October 21, 2014

5 key takeaways on politics, media and polarization

Evidence of political polarization can be found in many aspects of American life. It’s not just about the public’s views on issues, but the way they use media (including social media) and talk about politics with other people, according to a new Pew Research Center data analysis drawn from a representative sample of online adults. While the most consistent liberals and conservatives both tend to drive broader political discussion, they do so with news and analyses drawn from very different segments of the media landscape.

Here are five key takeaways on polarization, media use and political conversation:

News Trustworthyiness1Consistent liberals trust more news sources than consistent conservatives. Those with across-the-board liberal values have, on average, heard of more sources than those in any other ideological group, and trust about twice as many as they distrust (10.4 vs. 4.8). In contrast, consistent conservatives distrust more sources than they trust (8.8. vs. 5.6).

2Consistent conservatives and consistent liberals talk more about politics and enjoy doing so more than those who are less ideologically consistent. About two-thirds (68%) of consistent conservatives and 57% of consistent liberals say they talk about politics at least a few times a week, compared with 42% of all respondents.

3Consistent conservatives cluster around a single news source: 47% cite Fox News as their main source for news about government and politics, with no other source even close. Consistent liberals list a wider range of news outlets as main sources — no outlet is named by more than 15%. Among the top sources for consistent liberals: CNN (named by 15%), NPR (13%), MSNBC (12%) and The New York Times (10%).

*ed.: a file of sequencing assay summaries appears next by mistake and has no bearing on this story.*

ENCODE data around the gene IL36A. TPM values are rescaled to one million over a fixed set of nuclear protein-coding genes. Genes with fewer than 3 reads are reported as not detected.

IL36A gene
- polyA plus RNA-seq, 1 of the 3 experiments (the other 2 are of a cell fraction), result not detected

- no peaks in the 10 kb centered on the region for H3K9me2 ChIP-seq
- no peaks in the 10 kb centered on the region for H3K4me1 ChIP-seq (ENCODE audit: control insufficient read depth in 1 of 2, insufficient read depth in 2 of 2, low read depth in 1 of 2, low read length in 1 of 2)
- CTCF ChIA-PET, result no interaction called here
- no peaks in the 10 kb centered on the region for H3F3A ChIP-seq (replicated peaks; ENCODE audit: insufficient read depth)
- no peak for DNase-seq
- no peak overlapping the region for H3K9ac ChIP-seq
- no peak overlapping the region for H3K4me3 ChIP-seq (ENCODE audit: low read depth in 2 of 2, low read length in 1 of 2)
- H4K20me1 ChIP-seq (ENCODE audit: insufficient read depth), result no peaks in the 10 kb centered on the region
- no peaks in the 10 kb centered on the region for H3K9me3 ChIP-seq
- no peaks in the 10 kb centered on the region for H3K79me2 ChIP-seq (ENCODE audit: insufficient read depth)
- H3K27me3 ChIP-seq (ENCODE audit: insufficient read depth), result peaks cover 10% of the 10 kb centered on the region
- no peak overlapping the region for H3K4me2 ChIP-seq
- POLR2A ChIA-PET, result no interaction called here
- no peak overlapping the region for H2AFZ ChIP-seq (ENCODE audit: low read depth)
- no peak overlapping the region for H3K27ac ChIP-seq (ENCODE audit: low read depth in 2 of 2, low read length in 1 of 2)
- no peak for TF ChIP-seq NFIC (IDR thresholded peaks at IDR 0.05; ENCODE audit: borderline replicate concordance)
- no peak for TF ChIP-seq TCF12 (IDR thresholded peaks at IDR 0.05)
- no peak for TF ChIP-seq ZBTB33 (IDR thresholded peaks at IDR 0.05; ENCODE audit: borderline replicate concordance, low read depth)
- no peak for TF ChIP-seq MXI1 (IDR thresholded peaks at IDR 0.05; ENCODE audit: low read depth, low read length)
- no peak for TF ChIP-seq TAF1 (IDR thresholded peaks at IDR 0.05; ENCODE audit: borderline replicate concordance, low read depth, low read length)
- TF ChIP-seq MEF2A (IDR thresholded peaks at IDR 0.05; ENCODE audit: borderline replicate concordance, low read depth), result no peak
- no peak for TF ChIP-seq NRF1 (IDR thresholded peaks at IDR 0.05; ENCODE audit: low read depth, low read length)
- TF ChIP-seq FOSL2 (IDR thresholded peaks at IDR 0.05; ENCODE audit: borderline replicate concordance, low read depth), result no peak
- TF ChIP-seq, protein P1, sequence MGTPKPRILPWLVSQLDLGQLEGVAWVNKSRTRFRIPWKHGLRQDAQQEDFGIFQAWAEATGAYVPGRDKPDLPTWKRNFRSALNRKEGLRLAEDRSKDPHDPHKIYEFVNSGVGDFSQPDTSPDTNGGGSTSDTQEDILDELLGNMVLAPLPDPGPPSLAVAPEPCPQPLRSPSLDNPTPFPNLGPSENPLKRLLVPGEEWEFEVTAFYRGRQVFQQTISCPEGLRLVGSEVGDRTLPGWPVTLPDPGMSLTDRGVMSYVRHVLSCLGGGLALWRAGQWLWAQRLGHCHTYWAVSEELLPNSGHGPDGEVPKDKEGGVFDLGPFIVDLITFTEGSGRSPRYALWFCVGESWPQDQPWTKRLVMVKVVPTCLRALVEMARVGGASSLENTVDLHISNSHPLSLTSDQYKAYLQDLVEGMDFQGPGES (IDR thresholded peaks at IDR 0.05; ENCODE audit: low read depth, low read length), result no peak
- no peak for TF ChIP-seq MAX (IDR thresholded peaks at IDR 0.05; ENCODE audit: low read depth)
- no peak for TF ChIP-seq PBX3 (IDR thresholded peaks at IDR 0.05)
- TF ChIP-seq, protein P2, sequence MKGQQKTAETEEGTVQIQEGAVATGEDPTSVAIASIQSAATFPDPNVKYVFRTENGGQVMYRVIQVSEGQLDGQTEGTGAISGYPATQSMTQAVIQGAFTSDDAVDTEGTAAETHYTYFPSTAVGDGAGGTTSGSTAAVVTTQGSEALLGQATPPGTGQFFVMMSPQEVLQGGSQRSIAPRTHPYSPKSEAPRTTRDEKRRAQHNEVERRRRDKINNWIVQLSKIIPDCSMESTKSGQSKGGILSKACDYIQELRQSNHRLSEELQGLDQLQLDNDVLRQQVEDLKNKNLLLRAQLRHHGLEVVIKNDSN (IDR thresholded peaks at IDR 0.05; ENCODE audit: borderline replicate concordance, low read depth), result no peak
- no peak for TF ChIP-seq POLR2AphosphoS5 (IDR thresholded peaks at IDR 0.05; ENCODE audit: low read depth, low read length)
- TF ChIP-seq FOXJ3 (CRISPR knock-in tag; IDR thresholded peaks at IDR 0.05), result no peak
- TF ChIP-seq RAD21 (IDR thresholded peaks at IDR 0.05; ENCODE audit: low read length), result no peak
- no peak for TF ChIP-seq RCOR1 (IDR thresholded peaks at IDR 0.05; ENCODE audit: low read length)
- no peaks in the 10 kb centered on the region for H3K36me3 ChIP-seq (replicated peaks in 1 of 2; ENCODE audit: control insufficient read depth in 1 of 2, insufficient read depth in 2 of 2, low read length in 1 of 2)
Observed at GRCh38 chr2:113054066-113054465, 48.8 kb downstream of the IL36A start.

conservatives get news from fox news, liberals get news from many sources

4While it is a dominant source for conservatives, Fox News draws a significant portion of its audience from across the ideological spectrum. Though 46% of its audience is right-of-center (compared with 26% of all respondents), 37% of its audience comes from people with about an equal mix of liberal and conservative views, and 18% comes from those to the left of center. MSNBC, which many view as a liberal alternative to Fox, draws 33% of its audience from those with mixed political views, while 26% are mostly or consistently liberal and 18% are conservative. See our full list and interactive on news audience profiles.

Liberals, conservatives pay attention to Facebook political posts5Consistent liberals and conservatives who use Facebook are more highly engaged with political news than less ideologically consistent users. Two-thirds of consistent conservatives who see political posts on Facebook pay “a lot” or “some” attention to those posts. Similarly, six-in-ten consistent liberals who see political posts on Facebook pay “a lot” or “some” attention.

 

Topics: News Sources, Social Media, Political Polarization

  1. Photo of Drew DeSilver

    is a senior writer at Pew Research Center.